Merkel to hold talks as migrants stream in
Chancellor Angela Merkel planned to discuss Europe's migrant crisis with her coalition partners yesterday as Syrians, Iraqis and others fleeing war and persecution streamed into Germany for the second straight day.
The Christian Social Union, the socially conservative wing of Merkel's centre-right bloc, has criticised the decision to open Germany's borders to migrants and refugees stuck in Hungary, the dpa news agency reported.
Meanwhile, the centre-left Social Democrats, the third member of Merkel's three-party coalition, urged swift humanitarian help for those trekking through Europe in search of a better life.
"No decent person can remain cold and dismissive in the face of such suffering," said Thomas Oppermann, a senior Social Democrat.
He added that refugees should be fairly distributed in Europe, and countries should not avoid their responsibilities. "Whoever refuses to do their part calls into question whether they can be part of Europe."
German officials have been particularly angry at Hungary for encouraging migrants to keep travelling westward, instead of providing them with adequate shelter and the chance to apply for asylum there.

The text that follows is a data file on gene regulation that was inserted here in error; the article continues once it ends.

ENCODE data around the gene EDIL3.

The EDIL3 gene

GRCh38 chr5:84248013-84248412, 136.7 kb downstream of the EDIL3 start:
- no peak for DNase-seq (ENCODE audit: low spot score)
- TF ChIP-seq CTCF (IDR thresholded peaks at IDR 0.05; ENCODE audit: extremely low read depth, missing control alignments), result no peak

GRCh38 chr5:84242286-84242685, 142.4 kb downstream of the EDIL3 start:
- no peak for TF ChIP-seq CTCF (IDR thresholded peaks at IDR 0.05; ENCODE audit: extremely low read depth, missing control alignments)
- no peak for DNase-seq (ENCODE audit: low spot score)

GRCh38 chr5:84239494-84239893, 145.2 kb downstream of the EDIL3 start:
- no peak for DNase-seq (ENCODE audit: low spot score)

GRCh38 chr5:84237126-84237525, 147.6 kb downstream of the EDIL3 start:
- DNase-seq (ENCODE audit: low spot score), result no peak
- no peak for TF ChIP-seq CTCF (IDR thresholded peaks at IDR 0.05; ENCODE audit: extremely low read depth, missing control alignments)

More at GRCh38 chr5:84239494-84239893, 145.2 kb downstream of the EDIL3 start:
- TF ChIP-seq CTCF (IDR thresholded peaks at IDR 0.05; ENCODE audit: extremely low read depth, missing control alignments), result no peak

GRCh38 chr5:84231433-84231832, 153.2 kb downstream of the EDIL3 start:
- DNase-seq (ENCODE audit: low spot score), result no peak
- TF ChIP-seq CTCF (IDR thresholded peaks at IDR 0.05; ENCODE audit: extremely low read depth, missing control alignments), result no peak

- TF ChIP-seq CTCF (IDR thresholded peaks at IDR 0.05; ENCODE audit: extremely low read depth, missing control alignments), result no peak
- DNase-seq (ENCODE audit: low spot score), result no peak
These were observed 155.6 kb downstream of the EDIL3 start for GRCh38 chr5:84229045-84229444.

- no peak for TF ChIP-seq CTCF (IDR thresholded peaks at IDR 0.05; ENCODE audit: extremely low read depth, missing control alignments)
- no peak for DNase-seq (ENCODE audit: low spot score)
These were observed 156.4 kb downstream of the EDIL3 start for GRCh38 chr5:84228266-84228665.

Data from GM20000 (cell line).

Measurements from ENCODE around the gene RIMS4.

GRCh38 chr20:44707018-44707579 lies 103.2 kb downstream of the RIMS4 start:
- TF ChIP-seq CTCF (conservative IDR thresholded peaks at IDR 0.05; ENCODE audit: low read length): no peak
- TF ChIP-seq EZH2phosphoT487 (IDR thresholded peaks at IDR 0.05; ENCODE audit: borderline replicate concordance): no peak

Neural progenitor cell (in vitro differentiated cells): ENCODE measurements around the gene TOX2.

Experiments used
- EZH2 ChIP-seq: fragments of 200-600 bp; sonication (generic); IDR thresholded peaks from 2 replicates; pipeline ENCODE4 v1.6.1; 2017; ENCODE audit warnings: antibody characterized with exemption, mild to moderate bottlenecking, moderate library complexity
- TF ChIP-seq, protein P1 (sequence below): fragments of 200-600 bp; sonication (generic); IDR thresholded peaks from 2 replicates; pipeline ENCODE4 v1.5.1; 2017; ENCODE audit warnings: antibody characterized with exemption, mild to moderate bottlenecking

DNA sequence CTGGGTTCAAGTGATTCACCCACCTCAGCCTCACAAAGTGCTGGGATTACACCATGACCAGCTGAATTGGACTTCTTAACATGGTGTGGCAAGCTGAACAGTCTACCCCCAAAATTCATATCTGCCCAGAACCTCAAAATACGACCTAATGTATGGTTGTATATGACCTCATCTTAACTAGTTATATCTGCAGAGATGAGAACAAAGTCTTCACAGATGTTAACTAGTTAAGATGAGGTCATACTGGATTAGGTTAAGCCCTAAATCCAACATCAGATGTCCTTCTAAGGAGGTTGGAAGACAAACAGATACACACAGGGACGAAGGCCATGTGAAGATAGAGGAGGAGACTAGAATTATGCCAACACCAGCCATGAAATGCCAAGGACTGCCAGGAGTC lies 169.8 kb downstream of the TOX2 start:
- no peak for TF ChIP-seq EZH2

Thousands arrived in Germany by way of Austria by train, bus and car on Saturday. Most went to Munich, the Bavarian capital, where authorities said some 7,000 people were registered and over half received a bed for the night.
Special trains also took 570 people to the Thuringian town of Saalfeld. More than half of them were taken onward to Dresden, where a school for German army officers has been cleared to provide temporary shelter for 350 newcomers.
Other trains brought migrants to Hamburg in the north and Dortmund in the west of the country, while more than 300 people travelled to the capital Berlin on specially chartered buses.
At each stop the migrants were received with cheers, bags of food and toys for the children.
Chancellor Merkel has warned that extremist groups might try to take advantage of the situation to stoke people's prejudices against refugees. Authorities estimate that up to 800,000 people could apply for asylum in Germany by the end of the year.